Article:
And He calls His disciples not ‘slaves’ but friends. He tells Peter, as quoted above, that only the feet need to be washed, and not the whole body, because ‘only the feet are dirty’. And He praised many people he met for their great faith, such as the Roman Centurian, and also the Woman that he basically termed a “dog”, but then performed for her a great miracle due to her great faith. So, an optimist views all of these Gospel accounts with great joy, because everything done or said by Jesus Christ in His public life points to an exceedingly loving and caring God.

          Then, of course, we have the glass half empty perspective to consider, wherein one might focus predominantly on all of the fear inducing statements of Christ such as “many are called, but few are chosen”, “narrow is the way that leads to eternal life and few there are who find it”, “every idle word that men shall speak, they shall render an account for it in the day of judgment” and “by thy words thou shalt be justified, and by thy words thou shalt be condemned.”…to only name a few.

          And even in the Catholic Church we have traditionalists who will view the faith in a very serious and severe way, on the one hand, and then ‘charismatic’ types who might have a completely different outlook, and all these members are of the same faith, and even promoted fully by the Holy Church

          I once read a quote that said “A sad saint, is a sad saint.” And I tried to understand what this quote mean’t. And it seems that it addresses this conundrum of Christian perspective. It is very possible that a man is still a saint, but portrays very little joy in His life. And another man might be a saint also, like St. Francis of Assisi, who portrays incredible joy in life, even under the most horrendous and difficult circumstances.

          So, I think both attitudes are possible, but in my opinion the joyful and optimistic perspective is more enjoyable for those who have this gift and charism from God. But this is not to say a healthy fear of God is to be maintained…considering the saying ” The fear of God is the beginning of Wisdom”.

      2. De Maria used a great quote from the Catechism, above, that summarizes well the intimate relationship between the Church and Christ, The Lord’s sacrifice and the Bride of Christ’s participation in it:

        “1368 The Eucharist is also the sacrifice of the Church. The Church which is the Body of Christ participates in the offering of her Head. With him, she herself is offered whole and entire. She unites herself to his intercession with the Father for all men. In the Eucharist the sacrifice of Christ becomes also the sacrifice of the members of his Body. The lives of the faithful, their praise, sufferings, prayer, and work, are united with those of Christ and with his total offering, and so acquire a new value. Christ’s sacrifice present on the altar makes it possible for all generations of Christians to be united with his offering.”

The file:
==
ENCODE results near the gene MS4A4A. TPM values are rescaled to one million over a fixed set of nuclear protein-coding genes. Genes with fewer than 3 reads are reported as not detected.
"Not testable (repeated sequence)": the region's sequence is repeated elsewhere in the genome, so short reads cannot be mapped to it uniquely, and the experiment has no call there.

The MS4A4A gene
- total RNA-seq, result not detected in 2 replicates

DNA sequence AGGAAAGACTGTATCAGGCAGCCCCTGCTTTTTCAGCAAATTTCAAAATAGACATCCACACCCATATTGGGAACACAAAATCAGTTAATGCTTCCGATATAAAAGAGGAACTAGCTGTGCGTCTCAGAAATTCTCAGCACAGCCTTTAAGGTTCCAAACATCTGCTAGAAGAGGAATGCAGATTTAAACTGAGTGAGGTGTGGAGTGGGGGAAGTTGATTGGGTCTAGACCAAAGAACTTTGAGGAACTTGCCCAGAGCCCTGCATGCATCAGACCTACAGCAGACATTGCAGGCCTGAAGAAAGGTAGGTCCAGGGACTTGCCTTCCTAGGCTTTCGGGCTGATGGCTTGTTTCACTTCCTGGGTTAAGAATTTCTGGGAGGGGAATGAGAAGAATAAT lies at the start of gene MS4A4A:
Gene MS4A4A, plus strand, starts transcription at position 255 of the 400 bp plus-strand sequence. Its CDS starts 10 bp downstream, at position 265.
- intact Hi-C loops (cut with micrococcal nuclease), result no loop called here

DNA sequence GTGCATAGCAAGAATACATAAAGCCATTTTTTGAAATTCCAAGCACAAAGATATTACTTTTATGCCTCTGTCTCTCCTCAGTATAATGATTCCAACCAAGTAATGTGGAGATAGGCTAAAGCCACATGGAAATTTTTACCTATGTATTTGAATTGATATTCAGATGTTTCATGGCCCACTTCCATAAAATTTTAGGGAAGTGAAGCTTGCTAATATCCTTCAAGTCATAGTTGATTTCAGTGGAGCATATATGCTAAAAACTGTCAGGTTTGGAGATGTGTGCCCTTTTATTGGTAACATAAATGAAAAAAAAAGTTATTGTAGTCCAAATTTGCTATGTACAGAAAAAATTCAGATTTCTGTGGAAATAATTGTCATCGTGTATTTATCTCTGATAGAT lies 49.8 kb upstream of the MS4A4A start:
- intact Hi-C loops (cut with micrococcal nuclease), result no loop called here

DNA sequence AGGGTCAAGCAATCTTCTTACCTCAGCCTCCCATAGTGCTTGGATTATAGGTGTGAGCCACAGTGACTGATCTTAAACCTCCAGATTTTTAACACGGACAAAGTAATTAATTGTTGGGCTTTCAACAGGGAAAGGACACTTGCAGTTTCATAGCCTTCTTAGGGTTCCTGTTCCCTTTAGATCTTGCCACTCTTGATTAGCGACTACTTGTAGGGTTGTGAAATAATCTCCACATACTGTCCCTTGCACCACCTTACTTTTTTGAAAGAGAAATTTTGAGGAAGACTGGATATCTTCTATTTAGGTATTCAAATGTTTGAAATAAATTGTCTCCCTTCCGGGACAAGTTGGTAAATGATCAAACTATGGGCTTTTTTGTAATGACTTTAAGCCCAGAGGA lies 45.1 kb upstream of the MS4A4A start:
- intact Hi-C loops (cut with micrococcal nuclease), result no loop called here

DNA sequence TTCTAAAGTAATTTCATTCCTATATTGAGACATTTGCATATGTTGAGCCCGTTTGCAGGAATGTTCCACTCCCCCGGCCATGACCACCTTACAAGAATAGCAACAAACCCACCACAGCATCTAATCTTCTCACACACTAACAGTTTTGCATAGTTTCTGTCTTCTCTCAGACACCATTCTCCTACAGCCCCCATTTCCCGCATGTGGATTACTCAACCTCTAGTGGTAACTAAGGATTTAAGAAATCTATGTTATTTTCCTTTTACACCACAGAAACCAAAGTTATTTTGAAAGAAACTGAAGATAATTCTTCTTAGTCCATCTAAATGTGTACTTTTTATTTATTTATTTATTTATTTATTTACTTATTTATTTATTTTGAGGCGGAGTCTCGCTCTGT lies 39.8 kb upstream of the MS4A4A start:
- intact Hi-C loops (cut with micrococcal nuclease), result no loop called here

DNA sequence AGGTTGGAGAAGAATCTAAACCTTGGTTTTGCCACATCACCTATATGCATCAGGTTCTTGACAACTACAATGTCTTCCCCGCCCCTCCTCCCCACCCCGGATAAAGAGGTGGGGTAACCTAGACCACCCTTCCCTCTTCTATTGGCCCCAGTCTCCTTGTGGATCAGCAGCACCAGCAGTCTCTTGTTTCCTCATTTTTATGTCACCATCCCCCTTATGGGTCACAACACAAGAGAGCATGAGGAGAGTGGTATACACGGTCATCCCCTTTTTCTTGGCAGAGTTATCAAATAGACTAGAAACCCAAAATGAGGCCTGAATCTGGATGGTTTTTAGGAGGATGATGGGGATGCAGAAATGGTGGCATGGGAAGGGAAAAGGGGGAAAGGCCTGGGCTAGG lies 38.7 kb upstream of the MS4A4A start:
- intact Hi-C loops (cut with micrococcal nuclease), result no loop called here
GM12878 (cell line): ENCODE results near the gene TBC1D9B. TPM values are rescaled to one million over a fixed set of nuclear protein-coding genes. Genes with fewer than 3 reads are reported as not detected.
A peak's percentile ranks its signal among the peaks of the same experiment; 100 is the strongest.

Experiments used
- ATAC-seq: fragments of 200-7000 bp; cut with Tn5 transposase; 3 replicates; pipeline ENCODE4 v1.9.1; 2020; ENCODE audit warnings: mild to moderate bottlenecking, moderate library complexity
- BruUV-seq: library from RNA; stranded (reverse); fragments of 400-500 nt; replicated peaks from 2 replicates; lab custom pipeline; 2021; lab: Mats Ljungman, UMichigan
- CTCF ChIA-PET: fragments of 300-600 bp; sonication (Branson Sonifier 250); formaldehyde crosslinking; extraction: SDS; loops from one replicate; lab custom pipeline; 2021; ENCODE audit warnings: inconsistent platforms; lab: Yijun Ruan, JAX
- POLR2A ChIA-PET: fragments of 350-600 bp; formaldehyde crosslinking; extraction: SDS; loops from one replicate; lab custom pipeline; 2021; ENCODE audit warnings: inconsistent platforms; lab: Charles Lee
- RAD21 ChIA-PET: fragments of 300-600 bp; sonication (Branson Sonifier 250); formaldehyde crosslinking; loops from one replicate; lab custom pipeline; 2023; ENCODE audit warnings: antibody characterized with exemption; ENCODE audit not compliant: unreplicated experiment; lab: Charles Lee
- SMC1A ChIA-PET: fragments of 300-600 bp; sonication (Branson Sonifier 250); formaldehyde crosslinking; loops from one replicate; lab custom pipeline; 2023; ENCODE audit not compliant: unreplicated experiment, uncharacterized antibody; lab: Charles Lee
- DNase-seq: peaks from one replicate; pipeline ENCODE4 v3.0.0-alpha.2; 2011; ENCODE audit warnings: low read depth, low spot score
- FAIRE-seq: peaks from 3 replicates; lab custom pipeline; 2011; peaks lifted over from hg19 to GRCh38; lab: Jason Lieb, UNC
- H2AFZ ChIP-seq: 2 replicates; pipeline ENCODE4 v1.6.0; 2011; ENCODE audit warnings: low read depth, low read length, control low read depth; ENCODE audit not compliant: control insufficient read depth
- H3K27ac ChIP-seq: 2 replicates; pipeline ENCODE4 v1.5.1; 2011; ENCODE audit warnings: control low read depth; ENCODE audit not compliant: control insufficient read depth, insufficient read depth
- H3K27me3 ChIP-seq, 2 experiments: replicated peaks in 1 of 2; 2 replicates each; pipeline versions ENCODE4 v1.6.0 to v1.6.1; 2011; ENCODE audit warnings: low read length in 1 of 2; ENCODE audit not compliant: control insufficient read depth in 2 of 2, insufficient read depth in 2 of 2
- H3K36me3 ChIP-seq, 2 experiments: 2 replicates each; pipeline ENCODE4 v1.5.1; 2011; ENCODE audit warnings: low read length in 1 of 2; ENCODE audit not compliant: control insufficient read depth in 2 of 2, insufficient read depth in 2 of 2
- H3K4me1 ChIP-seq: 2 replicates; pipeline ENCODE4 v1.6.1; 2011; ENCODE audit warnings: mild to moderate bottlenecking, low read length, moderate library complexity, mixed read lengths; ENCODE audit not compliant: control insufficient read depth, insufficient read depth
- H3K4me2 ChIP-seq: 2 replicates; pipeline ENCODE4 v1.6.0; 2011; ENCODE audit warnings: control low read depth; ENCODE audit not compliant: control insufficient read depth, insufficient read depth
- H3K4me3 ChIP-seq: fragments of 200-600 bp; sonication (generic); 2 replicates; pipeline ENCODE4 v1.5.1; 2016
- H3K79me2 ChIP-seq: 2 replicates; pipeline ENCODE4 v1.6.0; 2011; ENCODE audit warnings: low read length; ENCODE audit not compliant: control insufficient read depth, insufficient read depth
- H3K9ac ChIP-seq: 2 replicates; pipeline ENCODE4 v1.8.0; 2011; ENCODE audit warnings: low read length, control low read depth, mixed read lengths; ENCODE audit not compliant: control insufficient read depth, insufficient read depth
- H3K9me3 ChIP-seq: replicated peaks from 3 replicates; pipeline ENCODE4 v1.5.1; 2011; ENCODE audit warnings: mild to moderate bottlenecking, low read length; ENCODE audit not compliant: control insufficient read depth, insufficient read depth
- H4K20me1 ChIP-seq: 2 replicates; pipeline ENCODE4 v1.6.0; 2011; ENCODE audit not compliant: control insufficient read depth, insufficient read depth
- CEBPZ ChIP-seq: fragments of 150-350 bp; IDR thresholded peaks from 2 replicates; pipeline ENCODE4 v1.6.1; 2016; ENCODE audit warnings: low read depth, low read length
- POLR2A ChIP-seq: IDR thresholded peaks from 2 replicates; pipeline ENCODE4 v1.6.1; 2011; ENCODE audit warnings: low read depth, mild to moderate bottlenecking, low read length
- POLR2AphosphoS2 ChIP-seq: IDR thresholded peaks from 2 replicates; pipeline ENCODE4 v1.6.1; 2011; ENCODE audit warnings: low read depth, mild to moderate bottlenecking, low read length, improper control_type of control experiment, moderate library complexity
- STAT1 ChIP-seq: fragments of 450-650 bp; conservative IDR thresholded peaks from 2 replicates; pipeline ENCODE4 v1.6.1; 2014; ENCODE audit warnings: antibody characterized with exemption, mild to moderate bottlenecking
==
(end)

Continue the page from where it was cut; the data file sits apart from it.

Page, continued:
1. I think a lot of Catholics misunderstand Protestants concerning transubstantiation. Many Protestants would affirm Christ’s literal presence in the elements, but they do not affirm tertiary doctrines such as the sacrifice is “unbloody” or that it was never completed, and thereby literally re-presented in each Mass. Protestants reject the notion that Christ did not pay the penalty for all men’s sins 2000 years ago. It would mean there is still a sacrifice for sins needed, because Christ’s sacrifice would be in effect not complete,

          Hence, what is taught in 1368 only makes sense if one affirms the tertiary doctrines on transubstantitation.

          1. Ask Al your question about the expiation of sins, (i.e. Redemptive Suffering.)

            I think a lot of Catholics misunderstand Protestants concerning transubstantiation. Many Protestants would affirm Christ’s literal presence in the elements,

            If they believe Christ is there, present, why don’t they worship the Eucharist as we do?

          2. As I alluded to before, the subject of the Sacrifice of Christ can be very difficult to fully comprehend as it involves not only the suffering, crucifixion and death of Christ Himself, but everything associated with the ‘Cross’, (maybe what you might term ‘terciary’ items?) such as the true meaning and significance of :
            . The Passover
            . Lamb of God
            . Manna and the True Bread from Heaven/Eucharist
            . The NEW Covenant… “in My blood”
            . Sacrifice of Isaac…..etc…..

            Maybe you should take a look at some of Scott Hanh’s writings, such as ‘The Lamb’s Supper’ to get a better look at how all of these ‘tertiary items’ might fit together, like a piece of divine puzzle, to give a better understanding of the love and sacrifice of Christ on the Cross.

            The quote from the Catechism above (1368) is merely a concise statement of a very complex, but unfathomably beautiful, truth of the Christian faith. Other holy books and perspectives, such a Hanh’s insights, are useful for delving deeper into this most holy subject matter.

          3. Craig and De Maria,

            To understand the True presence of Christ in the Blessed Sacrament it is important to understand what the term ‘tabernacle’ signifies. We also must have faith in Moses and everything that took place with the Israelites during the Exodus. It’s easy to generalize about both Jesus and God, and this is nothing special as every religion in the world does so in their own way. But Israel is different, and Christianity also. And the difference is the proximity of God that is found in the Judeo Christian faith. It is not general, it is very tangible. very close and omnipresent.